“What was going through my head was a lot of pain and anger,” Hicks said. “I was focused on maintaining the last familial relationships that I felt like I had in my life; that was my friends at the time, and the guys I ran with.”

When fellow gang members urged him to pull the trigger that night, “I didn’t give it any thought,” he said.

As Hicks spoke, Khamisa said he felt a connection to him.

“I’m looking in his eyes, and he held my glance for what seemed like an uncomfortable time,” Khamisa said. “I was able to climb through his eyes and touch his humanity.”

At the end of their discussion, Khamisa told Hicks he forgave him. He also encouraged him to take part in the Tariq Khamisa Foundation upon his release.

“Forgiveness can be very freeing,” said Khamisa, explaining that when he left the prison that day, he felt markedly lighter.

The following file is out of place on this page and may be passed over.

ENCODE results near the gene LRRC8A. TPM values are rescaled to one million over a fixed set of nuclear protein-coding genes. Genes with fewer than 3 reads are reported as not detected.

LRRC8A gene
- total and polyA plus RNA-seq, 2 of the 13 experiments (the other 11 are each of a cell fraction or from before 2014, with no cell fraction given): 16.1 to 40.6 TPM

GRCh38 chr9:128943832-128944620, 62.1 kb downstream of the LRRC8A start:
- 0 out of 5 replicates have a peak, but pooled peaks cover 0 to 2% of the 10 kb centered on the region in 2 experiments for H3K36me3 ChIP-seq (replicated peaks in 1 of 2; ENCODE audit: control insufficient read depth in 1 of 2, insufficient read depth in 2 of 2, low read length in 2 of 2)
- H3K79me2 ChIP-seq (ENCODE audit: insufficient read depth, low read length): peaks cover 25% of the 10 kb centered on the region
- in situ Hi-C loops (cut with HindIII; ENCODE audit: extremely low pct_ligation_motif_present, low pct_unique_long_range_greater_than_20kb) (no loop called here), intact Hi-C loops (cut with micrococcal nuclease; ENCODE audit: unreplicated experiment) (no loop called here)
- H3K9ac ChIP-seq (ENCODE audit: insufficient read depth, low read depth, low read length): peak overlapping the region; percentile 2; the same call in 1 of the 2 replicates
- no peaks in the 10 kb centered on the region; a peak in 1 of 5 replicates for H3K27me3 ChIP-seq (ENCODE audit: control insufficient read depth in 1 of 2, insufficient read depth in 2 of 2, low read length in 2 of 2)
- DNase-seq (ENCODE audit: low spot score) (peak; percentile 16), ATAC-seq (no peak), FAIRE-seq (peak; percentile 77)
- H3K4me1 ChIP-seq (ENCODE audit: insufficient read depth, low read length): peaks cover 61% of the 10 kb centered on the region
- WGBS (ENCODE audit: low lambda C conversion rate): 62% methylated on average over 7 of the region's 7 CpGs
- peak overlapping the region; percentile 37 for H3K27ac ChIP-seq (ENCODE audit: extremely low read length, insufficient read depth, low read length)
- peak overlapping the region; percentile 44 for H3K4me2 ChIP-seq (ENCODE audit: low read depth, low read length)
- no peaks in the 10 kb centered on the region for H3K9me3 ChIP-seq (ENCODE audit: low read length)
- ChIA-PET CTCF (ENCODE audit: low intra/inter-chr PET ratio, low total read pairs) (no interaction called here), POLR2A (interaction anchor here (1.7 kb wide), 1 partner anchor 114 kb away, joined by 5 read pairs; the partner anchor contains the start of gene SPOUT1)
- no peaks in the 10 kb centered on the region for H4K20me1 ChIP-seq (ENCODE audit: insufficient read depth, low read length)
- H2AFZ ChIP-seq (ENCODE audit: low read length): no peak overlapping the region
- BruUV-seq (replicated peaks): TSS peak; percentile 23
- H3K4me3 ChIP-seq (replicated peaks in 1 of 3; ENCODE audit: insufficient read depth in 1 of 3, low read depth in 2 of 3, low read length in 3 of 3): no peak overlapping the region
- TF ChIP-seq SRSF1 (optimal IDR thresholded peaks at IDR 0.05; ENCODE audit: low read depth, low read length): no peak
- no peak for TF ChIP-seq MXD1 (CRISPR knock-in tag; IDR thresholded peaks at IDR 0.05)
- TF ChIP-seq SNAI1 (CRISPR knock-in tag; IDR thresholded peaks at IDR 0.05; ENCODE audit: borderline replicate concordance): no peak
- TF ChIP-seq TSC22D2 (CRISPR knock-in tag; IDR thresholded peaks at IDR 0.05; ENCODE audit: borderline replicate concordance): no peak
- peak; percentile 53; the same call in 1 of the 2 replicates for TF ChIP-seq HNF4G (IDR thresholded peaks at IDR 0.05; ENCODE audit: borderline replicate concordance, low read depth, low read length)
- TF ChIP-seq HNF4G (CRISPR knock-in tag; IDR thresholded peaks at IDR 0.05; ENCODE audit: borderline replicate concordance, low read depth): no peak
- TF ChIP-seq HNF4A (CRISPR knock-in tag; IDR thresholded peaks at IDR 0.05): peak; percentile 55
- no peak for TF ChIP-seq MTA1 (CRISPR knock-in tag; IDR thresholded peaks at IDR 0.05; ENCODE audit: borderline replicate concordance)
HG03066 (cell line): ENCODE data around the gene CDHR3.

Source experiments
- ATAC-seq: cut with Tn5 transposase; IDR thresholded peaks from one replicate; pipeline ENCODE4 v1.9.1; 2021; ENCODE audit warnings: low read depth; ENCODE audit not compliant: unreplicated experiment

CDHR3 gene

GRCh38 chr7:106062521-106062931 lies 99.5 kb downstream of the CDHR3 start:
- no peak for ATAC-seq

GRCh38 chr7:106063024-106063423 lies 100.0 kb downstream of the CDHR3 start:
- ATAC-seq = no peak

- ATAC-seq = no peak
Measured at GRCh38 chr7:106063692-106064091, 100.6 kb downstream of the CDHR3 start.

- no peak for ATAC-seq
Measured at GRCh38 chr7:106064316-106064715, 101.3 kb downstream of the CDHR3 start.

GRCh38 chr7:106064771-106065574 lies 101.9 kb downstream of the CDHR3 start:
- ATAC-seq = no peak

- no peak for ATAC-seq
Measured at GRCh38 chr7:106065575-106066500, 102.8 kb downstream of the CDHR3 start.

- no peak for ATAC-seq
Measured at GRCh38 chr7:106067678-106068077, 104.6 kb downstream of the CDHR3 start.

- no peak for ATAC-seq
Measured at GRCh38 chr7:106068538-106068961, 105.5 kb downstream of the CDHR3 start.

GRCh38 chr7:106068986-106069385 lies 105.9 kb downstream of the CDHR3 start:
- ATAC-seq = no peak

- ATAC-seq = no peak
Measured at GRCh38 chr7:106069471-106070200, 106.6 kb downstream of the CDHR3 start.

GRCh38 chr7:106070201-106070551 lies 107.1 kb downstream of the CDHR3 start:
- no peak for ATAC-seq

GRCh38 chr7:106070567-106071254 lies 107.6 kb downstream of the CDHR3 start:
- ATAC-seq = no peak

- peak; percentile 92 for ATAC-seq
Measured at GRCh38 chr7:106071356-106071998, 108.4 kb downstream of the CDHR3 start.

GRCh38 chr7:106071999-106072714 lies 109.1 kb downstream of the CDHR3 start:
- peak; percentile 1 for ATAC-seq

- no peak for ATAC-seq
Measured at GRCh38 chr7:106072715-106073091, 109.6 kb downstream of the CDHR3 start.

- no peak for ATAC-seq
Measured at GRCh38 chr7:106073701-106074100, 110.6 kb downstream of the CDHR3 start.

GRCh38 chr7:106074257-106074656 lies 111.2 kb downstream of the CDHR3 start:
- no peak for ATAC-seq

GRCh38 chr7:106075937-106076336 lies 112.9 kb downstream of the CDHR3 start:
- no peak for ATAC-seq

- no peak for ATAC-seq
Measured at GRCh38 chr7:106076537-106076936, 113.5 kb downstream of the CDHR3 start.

Hicks said he felt lighter, too.

“No adults in my life spoke about forgiveness in that way,” he said. “Azim’s ability to forgive me provided me with the space to begin to forgive myself and forgive those people in my life that hurt me.”

Hicks said his self-examination was slow and painful.

While in prison, Hicks stayed in touch with Khamisa. And after a time, Khamisa’s daughter also reached out to Hicks.

It took her 20 years of wrestling with the agony of losing her brother, but like her father, Tasreen Khamisa came to understand that Tariq wasn’t the only victim in the shooting.

Soon, Tasreen Khamisa, 51, started having weekly calls with Hicks while he was in prison. “I felt a strong responsibility to make sure that Tony was also going to have the opportunity to heal and find his purpose,” she said.